By Fr. Christopher VanHaight, OFM
I was asked to write an article on what a typical day is like for me as a friar and pastor of Saint Bonaventure Church in Paterson, NJ.
One of the great things about being in a parish is that there is no such thing as a typical day. How boring that would be! Here, unexpected blessings are always right around the corner.
One constant, however, is that each day begins with prayer. I live with Fr. Stephen DeWitt, O.F.M., and each day we pray Morning Prayer from the Liturgy of the Hours together. Prayer is central to our lives and I find it vital to keeping me centered and ready to face the challenges and the blessings of the day.
One of the great things about being in a parish is that there is no such thing as a typical day. How boring that would be!
And those can be quite varied. A typical morning could include a trip to the hospital to visit a sick parishioner, overseeing various renovation projects at the parish, celebrating a funeral or, if I am lucky, a quick trip to the gym after breakfast to try and keep healthy.
Fr. Stephen and I take turns celebrating the 11:30 a.m. Mass here which is usually attended by no less than 30 and sometimes more than 100 members of the faithful.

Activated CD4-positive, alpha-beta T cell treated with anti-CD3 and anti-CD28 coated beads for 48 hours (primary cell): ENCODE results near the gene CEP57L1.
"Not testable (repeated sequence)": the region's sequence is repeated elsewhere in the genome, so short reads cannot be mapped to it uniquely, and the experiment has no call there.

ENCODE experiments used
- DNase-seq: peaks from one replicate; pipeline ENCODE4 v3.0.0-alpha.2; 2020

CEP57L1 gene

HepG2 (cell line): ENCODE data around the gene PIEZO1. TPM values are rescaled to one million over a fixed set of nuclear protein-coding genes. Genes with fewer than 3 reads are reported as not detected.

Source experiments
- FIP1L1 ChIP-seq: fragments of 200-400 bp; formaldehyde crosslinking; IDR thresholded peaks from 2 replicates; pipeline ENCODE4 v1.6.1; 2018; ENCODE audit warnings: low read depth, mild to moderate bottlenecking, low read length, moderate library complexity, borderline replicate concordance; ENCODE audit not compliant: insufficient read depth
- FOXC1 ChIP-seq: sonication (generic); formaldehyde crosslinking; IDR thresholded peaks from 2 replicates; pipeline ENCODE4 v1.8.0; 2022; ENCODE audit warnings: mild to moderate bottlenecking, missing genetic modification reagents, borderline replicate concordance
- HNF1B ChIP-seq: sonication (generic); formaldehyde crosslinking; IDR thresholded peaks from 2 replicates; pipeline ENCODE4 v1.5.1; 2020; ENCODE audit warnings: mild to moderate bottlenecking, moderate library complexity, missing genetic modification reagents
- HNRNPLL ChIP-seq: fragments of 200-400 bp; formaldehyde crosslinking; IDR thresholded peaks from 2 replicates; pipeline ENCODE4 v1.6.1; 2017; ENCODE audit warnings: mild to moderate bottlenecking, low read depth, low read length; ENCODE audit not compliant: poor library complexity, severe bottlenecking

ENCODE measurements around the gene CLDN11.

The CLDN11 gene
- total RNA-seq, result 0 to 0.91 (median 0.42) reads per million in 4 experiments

Afternoons are often taken up by visits to homebound parishioners or those in nursing homes. I think this is can be an underrated aspect of our ministry. People who have been lifelong members of our parish, who have contributed to the parish not only their money but their hard work and prayers for literally decades, should not be forgotten in their last years simply because they are unable to physically come to the church. In fact, I am blessed to know several pillars of our faith community, who I have rarely if ever seen in church, by going to them and benefiting from their wisdom and prayers.
Returning home, it is time for Evening Prayer which, on Wednesdays, Fr. Stephen and I make a point to pray together before sharing some community time before dinner.
Evenings are almost always filled with some activity: meeting with a couple who wants to get married, praying with the Spanish Prayer group, attending the Parish Council meeting, or celebrating the Tuesday evening Novena Mass in honor of Saint Anthony.
Some quiet time precedes a good night’s sleep.
I realize that some might read the above and not find much there. But I feel blessed to be able to be of service to God in any way I can, even if that means simply holding someone’s hand and praying with them at a time when they are going through something troubling or joyous in their lives.
You see, for me, fraternity is a two-way street. Yes, I am called as a friar to be a brother to all those I meet. But I have found that as much as I have tried to do that, again and again I have found myself with someone who has been even more of a brother or sister to me. It just doesn’t get better (or more blessed) than that.